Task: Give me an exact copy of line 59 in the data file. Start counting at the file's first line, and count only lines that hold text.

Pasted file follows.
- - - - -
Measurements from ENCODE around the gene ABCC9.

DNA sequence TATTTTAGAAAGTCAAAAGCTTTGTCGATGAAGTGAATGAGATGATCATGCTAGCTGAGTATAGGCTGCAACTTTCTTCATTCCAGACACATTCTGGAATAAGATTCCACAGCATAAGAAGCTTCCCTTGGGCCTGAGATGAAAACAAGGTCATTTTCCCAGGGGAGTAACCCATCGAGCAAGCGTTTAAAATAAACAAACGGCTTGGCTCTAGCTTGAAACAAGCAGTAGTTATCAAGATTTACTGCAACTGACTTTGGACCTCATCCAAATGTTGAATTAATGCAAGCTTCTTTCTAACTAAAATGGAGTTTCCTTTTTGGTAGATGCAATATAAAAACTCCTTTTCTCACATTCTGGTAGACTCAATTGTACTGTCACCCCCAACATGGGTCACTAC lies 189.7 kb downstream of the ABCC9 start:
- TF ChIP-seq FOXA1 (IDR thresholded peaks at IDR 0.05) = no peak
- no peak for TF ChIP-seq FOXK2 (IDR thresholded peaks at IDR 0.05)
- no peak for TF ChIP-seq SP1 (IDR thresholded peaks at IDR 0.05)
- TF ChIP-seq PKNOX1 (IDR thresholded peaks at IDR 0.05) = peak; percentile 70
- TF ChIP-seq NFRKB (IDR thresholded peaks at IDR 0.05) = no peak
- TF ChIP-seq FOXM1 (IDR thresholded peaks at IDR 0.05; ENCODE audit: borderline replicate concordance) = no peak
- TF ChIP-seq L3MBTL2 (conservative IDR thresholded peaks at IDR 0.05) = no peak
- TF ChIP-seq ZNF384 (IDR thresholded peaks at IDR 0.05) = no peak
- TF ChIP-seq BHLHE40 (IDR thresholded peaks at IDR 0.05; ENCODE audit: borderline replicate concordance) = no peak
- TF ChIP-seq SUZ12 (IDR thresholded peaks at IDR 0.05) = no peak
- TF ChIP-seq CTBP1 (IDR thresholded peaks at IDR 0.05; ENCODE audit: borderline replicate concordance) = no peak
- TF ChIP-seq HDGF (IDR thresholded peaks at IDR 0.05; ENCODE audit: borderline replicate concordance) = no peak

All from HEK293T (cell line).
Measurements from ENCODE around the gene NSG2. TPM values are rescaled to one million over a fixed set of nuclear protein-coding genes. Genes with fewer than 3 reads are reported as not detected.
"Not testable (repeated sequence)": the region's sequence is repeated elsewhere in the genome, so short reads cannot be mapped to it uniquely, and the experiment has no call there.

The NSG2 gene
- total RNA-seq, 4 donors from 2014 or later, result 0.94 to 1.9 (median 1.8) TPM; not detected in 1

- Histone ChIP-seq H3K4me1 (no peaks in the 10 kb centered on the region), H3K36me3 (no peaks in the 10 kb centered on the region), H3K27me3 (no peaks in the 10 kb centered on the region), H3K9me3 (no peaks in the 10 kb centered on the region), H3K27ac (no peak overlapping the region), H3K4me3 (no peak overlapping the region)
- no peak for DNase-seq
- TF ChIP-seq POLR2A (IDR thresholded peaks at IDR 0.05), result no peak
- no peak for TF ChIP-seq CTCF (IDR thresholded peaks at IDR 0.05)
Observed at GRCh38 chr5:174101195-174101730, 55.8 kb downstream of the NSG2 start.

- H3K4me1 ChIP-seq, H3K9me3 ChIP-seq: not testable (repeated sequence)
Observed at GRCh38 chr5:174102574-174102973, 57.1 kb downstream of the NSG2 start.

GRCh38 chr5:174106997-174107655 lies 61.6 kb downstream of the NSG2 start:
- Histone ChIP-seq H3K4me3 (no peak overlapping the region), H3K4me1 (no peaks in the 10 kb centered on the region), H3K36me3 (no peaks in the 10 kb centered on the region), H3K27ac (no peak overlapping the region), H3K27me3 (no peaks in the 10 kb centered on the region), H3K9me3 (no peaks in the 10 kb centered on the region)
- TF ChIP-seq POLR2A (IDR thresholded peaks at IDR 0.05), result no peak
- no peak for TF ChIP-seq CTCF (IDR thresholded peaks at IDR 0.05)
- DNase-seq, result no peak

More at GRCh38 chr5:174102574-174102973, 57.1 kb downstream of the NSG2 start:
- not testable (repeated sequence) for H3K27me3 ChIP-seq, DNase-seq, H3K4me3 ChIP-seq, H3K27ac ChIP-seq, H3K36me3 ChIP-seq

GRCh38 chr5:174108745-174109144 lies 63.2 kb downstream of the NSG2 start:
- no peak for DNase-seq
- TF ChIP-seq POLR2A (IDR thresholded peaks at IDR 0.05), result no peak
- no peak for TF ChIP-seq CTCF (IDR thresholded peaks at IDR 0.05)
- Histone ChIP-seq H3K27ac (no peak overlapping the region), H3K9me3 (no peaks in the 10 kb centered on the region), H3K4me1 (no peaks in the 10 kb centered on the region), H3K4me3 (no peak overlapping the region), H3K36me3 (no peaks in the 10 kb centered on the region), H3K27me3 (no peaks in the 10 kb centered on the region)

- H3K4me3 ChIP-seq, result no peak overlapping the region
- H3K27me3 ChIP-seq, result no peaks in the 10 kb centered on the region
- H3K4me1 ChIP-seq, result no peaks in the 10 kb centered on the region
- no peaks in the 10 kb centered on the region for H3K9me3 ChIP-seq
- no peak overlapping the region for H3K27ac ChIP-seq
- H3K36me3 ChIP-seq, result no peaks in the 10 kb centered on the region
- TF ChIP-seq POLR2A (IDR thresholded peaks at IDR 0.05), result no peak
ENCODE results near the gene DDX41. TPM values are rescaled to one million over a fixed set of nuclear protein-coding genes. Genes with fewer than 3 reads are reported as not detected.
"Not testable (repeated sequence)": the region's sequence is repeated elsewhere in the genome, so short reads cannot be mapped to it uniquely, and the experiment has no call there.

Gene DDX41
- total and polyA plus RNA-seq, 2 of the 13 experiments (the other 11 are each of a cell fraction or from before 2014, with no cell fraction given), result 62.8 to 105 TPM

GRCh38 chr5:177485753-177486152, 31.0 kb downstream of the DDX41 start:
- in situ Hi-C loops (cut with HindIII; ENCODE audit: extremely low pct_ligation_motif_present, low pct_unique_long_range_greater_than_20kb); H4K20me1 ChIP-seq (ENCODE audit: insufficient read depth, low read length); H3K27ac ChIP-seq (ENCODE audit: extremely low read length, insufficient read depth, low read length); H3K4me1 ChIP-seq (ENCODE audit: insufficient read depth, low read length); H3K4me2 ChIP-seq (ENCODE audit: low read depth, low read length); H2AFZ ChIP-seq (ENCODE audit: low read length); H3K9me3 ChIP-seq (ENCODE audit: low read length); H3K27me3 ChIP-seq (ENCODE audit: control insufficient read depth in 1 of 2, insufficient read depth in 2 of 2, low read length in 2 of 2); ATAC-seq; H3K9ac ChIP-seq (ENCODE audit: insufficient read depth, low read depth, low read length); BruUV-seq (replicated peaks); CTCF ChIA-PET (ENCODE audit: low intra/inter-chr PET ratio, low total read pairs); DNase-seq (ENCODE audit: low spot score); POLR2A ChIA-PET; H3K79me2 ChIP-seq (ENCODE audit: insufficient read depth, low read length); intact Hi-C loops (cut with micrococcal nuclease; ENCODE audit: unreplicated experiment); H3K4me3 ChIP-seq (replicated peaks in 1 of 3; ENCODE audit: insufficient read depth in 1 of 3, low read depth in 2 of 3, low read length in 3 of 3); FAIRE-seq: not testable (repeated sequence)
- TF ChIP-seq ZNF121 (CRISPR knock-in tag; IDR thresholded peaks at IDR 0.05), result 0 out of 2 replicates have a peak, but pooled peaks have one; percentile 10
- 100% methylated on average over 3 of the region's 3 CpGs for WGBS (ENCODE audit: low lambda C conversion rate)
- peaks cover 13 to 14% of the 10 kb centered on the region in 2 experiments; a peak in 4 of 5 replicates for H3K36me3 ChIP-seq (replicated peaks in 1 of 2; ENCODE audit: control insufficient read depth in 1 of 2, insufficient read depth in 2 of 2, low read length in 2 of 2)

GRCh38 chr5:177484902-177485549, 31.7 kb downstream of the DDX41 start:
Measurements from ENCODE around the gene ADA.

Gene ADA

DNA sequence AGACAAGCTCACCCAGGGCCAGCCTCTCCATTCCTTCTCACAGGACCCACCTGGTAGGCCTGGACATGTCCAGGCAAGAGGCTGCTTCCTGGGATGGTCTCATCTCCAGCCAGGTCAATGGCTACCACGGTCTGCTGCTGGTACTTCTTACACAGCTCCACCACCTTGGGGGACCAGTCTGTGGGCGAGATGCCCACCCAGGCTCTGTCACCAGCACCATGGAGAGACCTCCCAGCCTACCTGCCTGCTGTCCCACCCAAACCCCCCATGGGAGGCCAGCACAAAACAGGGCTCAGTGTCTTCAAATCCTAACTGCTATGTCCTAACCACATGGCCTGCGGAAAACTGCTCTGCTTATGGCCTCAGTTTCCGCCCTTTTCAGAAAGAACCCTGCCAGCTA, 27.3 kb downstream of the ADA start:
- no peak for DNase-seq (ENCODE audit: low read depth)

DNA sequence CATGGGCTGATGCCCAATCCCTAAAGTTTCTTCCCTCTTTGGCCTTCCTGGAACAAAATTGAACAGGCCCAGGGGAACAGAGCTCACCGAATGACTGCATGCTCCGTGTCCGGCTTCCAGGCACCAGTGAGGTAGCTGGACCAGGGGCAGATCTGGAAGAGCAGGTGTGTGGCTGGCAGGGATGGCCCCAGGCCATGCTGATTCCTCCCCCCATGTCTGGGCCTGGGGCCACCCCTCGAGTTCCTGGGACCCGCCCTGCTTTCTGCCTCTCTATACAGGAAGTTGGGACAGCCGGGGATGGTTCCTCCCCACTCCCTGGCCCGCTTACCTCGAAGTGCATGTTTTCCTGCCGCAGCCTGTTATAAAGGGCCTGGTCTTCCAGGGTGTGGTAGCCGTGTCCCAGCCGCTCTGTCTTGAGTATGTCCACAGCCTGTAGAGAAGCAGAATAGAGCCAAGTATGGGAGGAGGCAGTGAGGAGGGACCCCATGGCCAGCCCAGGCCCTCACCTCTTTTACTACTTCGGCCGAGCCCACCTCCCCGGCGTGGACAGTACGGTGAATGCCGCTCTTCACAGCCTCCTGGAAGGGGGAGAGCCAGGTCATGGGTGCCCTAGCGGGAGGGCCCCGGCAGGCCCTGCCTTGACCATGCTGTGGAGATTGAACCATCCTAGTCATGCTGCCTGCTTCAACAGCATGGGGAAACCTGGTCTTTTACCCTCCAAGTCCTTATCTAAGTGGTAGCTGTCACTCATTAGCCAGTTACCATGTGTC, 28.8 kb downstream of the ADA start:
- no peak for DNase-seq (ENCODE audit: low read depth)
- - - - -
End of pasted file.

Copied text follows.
- no peak for DNase-seq (ENCODE audit: low read depth)